Two plants unfamiliar to me, both from the southern hemisphere and both sourced from  County Park Nursery in Essex, were also from the Coller stable. Rulingia hermanniifolia is a prostrate shrub with small, starry white flowers and very crinkled leaves (the specific epithet means the foliage is similar to the genus Hermannia). This species (indeed the entire genus) receives no mention in the AGS Encyclopaedia, nor the index of the AGS journal. Wikipedia says that it has been recently transferred to the genus Commersonia but that’s not in our encyclopaedia either. A quick web search tells me it requires well-drained soils and tolerates at least moderate frost. Cecilia grows it in a lime-free compost and says its only vice is that the stems are brittle and easily broken. Take that as a positive and say that it’s self-pruning.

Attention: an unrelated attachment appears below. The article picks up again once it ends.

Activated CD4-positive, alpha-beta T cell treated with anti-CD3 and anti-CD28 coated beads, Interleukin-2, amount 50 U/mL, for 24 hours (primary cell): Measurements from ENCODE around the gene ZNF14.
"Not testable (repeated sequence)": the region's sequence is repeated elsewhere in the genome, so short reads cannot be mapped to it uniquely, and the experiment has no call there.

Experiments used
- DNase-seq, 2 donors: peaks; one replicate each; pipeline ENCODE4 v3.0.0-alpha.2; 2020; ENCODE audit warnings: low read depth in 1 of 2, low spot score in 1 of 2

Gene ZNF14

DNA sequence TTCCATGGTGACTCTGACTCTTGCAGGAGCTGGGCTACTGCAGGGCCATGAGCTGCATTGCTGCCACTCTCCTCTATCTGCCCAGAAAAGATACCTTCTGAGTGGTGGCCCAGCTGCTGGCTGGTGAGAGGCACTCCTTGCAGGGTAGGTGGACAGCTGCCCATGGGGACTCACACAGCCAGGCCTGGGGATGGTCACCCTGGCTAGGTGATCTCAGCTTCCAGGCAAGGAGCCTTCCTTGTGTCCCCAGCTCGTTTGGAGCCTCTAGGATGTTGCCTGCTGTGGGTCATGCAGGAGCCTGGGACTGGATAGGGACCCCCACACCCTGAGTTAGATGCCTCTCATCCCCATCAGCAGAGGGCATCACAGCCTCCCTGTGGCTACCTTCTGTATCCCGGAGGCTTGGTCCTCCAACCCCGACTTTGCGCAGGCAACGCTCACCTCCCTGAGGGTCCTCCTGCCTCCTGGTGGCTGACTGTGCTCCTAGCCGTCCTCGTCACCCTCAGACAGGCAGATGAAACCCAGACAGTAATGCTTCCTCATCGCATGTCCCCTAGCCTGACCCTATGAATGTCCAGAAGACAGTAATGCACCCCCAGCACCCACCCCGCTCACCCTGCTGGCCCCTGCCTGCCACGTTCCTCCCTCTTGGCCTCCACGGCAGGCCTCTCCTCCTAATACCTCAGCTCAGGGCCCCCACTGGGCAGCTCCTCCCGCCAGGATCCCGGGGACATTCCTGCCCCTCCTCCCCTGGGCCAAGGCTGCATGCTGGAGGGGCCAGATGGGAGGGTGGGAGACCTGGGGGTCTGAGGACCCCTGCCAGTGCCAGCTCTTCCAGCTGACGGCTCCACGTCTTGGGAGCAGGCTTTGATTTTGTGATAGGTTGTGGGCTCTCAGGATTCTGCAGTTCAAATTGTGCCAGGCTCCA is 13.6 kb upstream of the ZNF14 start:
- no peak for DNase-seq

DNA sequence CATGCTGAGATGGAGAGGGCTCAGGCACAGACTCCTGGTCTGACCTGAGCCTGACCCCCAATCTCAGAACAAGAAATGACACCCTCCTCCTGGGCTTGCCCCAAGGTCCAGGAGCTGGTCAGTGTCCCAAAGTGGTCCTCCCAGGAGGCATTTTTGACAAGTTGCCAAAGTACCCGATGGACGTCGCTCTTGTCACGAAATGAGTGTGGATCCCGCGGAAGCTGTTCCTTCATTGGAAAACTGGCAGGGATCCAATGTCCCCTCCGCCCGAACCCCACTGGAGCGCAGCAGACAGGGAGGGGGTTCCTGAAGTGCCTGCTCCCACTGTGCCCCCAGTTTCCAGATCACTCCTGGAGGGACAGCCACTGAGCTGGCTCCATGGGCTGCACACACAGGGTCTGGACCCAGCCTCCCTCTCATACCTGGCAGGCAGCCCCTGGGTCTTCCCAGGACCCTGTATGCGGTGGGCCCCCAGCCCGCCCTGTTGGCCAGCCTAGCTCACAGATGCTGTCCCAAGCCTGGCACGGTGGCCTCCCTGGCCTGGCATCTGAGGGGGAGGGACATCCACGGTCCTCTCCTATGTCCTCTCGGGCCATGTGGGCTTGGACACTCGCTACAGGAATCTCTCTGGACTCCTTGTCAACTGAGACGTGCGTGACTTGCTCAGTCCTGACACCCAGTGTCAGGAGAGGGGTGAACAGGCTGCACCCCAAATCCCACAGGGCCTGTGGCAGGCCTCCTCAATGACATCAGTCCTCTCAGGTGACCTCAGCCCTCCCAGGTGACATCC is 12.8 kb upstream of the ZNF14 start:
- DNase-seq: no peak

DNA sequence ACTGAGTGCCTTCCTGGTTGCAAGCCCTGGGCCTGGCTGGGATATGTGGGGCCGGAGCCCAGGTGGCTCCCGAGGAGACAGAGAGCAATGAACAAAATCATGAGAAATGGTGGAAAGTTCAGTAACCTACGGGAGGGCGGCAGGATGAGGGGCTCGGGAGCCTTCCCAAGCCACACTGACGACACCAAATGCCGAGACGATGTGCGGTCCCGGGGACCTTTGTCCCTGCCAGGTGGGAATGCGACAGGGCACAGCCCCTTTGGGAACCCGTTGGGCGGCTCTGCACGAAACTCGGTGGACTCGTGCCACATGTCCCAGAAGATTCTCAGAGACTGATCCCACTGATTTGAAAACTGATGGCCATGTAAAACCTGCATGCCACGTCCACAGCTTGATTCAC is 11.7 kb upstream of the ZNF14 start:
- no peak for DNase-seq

The other southern hemisphere plant was Pelargonium havlasae. Again, there is little coverage in our own publications. Being native to Western Australia, this paucity of references may well stem from doubts about its hardiness and lack of ‘alpine’ credentials. The delicate flowers, here white, but reportedly sometimes pinkish, have a tracery of black lines and freckles on their upper two petals.

Alan Newton received a Certificate of Merit for a plant of Cypripedium fasciolatum, which was then given an Award of Merit by the RHS Joint Rock Plant Committee. Alan had initially labelled his plant C. farreri, having consulted his reference books, but the consensus amongst the assembled experts was that it represented the former, more often cultivated species. Its label changed, it won its plaudits under that name. However Alan remained far from convinced, pointing to its much shorter stature and the narrowness of its flower ‘pouches’. I have to say that a trawl of the web makes me incline towards his viewpoint. Whatever its true identity, it was a splendid plant.